Use this URL to cite or link to this record in EThOS: http://ethos.bl.uk/OrderDetails.do?uin=uk.bl.ethos.541141
Title: A chemical genomics approach to human drug target discovery : with test of principle using Simvastatin
Author: Casey-Green, Katherine
Awarding Body: University of Warwick
Current Institution: University of Warwick
Date of Award: 2011
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Abstract:
Understanding drug-protein interactions and downstream effects of these interactions underpins much of clinical pharmacology. By studying the protein targets of a small molecule we can learn about the action of this compound in the body, and this information can lead to greater understanding of mechanisms and clinical effects. We probed the polypeptide interactions of five small molecules using a human vascular phage display library, with the intention to elucidate previously unknown protein targets for the small molecule in human vasculature. A method for studying the chemical nature of this interaction was also developed. The photochemical immobilisation system used - Magic Tag® - was developed as a means of immobilising small molecules without concealing any facet of the molecule from the interaction study. Five different photochemistries are displayed in a multi-well format, to maximise diversity in the display of the small molecule. A human vascular tissue T7Select® bacteriophage display library was prepared from internal mammary artery tissues donated from patients undergoing coronary artery bypass surgery. Biopanning of the immobilised small molecule against this library allowed hypothesis generating analysis of small molecule-polypeptide interactions. Because of the non-selective nature of the photochemical immobilisation of the small molecule, several regioisomers might be expected to form on the Magic Tag® surface. To be able to connect a protein interaction with a specific face of the small molecule, analysis of this regio-non-specific interaction must be undertaken. For this purpose a cleavable resin analogue of the Magic Tag® surface was prepared.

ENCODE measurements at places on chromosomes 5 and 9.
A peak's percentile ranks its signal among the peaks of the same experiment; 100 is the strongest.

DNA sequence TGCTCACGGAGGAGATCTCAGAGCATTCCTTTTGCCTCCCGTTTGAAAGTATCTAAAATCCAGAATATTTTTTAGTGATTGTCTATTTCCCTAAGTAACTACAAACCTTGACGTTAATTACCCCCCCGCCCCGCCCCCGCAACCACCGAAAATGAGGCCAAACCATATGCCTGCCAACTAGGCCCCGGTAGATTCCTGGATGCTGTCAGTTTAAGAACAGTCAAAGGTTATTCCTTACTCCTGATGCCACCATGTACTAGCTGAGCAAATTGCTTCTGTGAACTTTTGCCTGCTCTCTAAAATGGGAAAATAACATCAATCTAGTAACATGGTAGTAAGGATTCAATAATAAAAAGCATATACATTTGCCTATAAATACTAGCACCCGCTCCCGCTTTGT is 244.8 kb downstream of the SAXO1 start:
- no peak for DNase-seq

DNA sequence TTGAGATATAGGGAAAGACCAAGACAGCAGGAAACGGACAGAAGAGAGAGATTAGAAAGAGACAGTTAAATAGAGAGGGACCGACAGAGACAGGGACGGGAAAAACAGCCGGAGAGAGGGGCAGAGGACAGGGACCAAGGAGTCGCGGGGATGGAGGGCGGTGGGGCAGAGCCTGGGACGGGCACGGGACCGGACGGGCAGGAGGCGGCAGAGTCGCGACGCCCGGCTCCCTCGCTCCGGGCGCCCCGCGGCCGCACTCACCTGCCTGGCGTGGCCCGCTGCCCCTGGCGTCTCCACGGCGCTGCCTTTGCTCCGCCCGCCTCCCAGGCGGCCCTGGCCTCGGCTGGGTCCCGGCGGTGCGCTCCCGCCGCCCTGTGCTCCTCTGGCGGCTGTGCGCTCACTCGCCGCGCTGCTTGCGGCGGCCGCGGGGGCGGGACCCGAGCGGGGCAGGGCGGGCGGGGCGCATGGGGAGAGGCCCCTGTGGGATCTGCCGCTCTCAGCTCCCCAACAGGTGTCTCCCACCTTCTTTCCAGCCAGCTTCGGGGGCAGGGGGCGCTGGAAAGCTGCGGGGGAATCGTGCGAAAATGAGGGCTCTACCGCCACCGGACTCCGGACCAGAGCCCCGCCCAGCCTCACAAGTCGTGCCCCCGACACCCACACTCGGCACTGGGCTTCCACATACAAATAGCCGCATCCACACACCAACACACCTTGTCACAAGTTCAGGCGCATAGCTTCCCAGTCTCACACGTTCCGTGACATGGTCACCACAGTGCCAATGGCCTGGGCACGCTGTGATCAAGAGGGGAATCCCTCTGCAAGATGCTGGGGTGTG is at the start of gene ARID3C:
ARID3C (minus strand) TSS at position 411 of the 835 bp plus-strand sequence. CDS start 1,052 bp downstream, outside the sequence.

Supervisor: Not available Sponsor: Not available
Qualification Name: Thesis (Ph.D.) Qualification Level: Doctoral
EThOS ID: uk.bl.ethos.541141  DOI: Not available
Keywords: QD Chemistry ; RM Therapeutics. Pharmacology
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